The insanity defense sounds reasonable enough in theory and reflects our intuitive feeling that legal guilt requires...



The insanity defense sounds reasonable enough in theory and reflects our intuitive feeling that legal guilt requires responsibility. But UCLA faculty members Winslade (law/psychiatry) and Ross (psychiatry) contend that its application in practice all too often results in ""egregious and highly visible offenses to good sense."" Most readers will find it difficult to dispute that conclusion in the cases studied here, selected to show ""the law and psychiatry at their worst."" The two, Winslade and Ross argue, are fundamentally incompatible philosophies: law assumes we have chosen freely to perform our acts, while psychiatry assumes that behavior is caused and shaped by prior events or physiological states. No wonder that lay jurors' attempts to mesh psychiatry and legal standards often seem ""an exercise in public fraud.' Winslade and Ross emphasize that the insanity plea works best, from a defense viewpoint, with a personally appealing defendant who has no prior history of mental illness (the he-must-be-crazy-because-there's-no-other-explanation defense), as in the case of San Francisco supervisor Dan White, who shot and killed Mayor George Moscone and fellow-supervisor Harvey Milk and drew a very light sentence for voluntary manslaughter. In other cases, like that of the loser who killed ballplayer Lyman Bostock in 1978, mental health experts provide a screen behind which jurors can hide to rationalize an otherwise unacceptable decision in favor of a sympathetic defendant. (Bostock's killer was freed after only seven months of post-trial institutionalization.) But the defendant must be sympathetic--one great irony of the insanity defense is that there seems to be a horror barrier, beyond which juries are unwilling to buy the argument even from the totally crazy (cf. Tex Watson of the Manson family, whom--no matter how crazy--jurors new her wanted to see on the street again). For Winslade and Ross, the verdict in the Hinckley case resulted not so much from the jurors' complete confusion (though that was an element: atone point the jury, in all sincerity, asked the judge if poetry was fact or fiction) as from the virtually-impossible burden of proof in federal criminal trials, where the prosecution must prove the defendant sane as well as guilty. That brings us to the bottom line of Winslade and Ross' argument: the insanity defense should be abolished ""to keep lawyers and juries from replacing responsibility for actions with explanations of behavior."" Instead, they advocate dividing trials into guilt and penalty phases, eliminating most psychiatric testimony (except on treatment possibilities), permitting a ""guilty but mentally ill"" plea, and sentencing crazy but guilty defendants to flexible terres including both treatment and imprisonment. Familiar arguments, but persuasively presented in an up-to-date, accessible form for general readers.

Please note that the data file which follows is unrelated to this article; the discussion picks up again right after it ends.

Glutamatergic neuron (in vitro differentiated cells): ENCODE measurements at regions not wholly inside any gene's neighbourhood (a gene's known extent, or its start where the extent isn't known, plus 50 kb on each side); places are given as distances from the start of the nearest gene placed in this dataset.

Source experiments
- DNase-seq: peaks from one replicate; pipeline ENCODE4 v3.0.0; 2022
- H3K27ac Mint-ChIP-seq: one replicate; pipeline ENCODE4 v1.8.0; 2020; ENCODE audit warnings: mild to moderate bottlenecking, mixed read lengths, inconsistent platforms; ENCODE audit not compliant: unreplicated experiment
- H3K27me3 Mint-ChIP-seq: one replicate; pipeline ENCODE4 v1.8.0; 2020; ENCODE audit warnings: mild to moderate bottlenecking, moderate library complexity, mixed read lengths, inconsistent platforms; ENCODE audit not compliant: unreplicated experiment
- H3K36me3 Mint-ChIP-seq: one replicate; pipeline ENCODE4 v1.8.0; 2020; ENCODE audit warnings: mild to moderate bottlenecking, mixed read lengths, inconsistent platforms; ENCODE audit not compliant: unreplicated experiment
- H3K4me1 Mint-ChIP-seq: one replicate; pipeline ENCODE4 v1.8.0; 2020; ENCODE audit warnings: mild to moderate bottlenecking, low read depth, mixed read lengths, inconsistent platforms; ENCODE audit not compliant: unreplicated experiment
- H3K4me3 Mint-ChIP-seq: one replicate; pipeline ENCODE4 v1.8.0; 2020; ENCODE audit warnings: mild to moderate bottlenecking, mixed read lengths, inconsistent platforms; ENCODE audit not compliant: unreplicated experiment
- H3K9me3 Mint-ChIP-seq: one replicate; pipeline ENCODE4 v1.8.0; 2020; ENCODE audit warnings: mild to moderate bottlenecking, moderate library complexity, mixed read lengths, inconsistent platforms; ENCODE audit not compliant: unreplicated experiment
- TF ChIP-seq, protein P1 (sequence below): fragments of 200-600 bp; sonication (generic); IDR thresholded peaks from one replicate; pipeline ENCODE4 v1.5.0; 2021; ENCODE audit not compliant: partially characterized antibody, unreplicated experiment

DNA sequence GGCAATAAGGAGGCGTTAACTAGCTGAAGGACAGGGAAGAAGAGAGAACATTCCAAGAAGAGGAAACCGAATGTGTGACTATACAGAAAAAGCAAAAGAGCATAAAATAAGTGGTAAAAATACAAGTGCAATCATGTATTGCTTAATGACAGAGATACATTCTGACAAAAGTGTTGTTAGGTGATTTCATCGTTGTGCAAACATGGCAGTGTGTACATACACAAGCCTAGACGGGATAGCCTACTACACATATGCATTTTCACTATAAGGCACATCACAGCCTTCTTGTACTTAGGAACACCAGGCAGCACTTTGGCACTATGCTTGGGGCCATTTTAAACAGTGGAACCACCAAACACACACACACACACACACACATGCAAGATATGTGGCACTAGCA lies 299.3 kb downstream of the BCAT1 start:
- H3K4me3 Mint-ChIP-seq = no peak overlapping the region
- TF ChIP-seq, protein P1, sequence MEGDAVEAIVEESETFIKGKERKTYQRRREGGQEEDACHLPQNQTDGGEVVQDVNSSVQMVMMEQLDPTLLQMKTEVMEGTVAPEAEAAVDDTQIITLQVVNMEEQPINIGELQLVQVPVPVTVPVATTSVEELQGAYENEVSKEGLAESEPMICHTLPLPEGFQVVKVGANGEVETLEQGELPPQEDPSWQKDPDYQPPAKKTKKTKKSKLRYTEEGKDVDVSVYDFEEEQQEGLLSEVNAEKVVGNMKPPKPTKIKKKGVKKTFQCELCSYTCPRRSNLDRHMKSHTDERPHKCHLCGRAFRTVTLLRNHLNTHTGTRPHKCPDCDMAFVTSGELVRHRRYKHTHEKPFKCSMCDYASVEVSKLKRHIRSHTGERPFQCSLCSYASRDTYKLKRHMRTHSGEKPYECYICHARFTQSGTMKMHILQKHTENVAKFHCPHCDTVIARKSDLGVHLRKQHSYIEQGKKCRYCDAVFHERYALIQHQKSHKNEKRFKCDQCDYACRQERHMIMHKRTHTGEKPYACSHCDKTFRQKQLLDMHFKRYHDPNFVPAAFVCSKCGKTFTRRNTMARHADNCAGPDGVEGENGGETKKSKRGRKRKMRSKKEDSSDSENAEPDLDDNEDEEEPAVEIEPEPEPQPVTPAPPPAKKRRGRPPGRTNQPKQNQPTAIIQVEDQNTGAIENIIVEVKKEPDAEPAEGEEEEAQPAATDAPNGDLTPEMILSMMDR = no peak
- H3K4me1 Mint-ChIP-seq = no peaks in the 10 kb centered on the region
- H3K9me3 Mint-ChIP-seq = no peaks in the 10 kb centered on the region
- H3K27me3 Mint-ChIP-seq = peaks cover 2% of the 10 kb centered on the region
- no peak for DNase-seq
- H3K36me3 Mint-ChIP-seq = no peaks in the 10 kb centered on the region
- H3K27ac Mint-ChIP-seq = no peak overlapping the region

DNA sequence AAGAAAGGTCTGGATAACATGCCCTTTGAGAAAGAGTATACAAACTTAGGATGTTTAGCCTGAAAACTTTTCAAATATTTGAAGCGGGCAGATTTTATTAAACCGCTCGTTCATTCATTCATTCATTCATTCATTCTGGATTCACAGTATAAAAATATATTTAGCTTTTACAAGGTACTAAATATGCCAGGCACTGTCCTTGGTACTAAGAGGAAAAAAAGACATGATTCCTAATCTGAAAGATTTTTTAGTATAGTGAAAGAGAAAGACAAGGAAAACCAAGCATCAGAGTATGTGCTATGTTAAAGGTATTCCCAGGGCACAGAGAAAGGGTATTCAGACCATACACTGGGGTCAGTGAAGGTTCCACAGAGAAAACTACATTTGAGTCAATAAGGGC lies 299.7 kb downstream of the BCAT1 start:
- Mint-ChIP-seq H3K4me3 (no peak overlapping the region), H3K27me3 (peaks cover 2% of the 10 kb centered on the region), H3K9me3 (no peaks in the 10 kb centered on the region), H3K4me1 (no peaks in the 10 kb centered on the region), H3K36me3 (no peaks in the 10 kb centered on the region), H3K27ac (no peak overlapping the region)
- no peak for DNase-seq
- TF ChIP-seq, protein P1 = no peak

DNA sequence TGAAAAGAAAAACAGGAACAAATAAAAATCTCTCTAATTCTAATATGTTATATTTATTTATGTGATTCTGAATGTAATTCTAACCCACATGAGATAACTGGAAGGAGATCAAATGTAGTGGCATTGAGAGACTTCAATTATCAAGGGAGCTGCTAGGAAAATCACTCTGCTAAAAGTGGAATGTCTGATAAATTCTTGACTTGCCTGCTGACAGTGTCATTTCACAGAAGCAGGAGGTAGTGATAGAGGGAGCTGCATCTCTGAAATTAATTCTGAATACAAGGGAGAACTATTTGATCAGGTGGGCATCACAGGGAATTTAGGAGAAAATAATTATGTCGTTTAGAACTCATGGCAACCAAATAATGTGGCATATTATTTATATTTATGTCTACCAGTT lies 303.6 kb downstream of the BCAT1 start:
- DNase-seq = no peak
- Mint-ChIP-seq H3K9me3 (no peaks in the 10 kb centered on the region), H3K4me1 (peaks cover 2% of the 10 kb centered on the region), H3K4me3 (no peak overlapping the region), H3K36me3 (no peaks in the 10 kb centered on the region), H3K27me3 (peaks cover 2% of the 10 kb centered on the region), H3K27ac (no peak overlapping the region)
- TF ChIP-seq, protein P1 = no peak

Pub Date: April 1, 1983


Page Count: -

Publisher: Scribners

Review Posted Online: N/A

Kirkus Reviews Issue: April 1, 1983